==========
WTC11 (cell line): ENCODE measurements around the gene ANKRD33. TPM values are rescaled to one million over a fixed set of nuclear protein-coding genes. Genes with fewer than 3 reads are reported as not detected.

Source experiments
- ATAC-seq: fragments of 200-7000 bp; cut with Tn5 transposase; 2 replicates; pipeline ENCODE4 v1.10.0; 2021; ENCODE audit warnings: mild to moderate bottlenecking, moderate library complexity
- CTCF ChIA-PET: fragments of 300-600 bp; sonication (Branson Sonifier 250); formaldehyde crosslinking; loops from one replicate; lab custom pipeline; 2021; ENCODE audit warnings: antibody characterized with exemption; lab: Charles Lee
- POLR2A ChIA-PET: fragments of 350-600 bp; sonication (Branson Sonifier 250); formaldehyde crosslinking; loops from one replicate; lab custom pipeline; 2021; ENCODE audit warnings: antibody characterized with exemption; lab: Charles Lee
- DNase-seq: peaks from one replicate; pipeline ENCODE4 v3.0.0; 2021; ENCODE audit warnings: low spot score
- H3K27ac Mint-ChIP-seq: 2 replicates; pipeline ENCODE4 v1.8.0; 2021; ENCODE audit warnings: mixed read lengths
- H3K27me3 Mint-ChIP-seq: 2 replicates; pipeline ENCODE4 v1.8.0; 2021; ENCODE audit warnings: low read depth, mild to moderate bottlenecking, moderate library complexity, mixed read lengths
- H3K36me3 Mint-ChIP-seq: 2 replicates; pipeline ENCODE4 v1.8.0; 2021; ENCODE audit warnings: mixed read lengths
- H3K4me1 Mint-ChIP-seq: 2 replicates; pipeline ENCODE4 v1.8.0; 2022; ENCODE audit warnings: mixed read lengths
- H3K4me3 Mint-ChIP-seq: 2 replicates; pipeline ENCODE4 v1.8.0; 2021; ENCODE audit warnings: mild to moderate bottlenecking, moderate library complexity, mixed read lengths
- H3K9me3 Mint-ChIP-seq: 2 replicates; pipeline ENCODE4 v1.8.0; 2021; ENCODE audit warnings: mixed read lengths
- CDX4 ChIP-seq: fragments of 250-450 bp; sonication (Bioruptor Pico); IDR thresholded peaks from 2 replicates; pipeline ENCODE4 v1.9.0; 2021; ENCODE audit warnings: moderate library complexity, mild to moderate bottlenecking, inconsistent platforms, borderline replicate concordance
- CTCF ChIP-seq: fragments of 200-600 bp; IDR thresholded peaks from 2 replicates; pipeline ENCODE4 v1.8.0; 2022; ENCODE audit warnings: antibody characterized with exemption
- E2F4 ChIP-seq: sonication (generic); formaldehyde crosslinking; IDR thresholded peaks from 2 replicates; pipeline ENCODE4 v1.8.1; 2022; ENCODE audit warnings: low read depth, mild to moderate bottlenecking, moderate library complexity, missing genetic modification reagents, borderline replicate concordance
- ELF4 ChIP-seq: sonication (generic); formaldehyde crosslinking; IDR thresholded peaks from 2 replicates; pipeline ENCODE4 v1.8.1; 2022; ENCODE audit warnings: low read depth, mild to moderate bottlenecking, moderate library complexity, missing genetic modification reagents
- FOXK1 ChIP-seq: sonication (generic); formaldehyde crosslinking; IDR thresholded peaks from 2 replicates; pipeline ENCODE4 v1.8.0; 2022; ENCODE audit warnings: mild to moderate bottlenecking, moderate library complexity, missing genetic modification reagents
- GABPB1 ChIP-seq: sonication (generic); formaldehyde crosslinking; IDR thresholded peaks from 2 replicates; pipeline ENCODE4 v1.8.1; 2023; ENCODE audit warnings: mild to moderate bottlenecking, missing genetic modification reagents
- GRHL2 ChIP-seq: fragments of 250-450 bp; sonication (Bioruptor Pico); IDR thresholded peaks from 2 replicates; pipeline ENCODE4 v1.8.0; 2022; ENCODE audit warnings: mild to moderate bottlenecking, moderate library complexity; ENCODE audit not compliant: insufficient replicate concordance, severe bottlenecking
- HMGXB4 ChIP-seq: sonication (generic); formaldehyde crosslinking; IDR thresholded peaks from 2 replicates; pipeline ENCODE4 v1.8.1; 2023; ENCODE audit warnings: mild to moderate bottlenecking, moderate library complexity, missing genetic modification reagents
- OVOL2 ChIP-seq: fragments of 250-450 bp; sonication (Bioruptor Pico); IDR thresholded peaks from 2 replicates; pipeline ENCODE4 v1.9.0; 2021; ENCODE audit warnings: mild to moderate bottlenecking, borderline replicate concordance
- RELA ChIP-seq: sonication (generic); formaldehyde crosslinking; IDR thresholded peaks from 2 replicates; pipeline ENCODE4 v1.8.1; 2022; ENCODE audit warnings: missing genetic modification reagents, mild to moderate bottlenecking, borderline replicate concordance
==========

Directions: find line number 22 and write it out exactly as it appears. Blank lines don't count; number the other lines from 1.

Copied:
- RELA ChIP-seq: sonication (generic); formaldehyde crosslinking; IDR thresholded peaks from 2 replicates; pipeline ENCODE4 v1.8.1; 2022; ENCODE audit warnings: missing genetic modification reagents, mild to moderate bottlenecking, borderline replicate concordance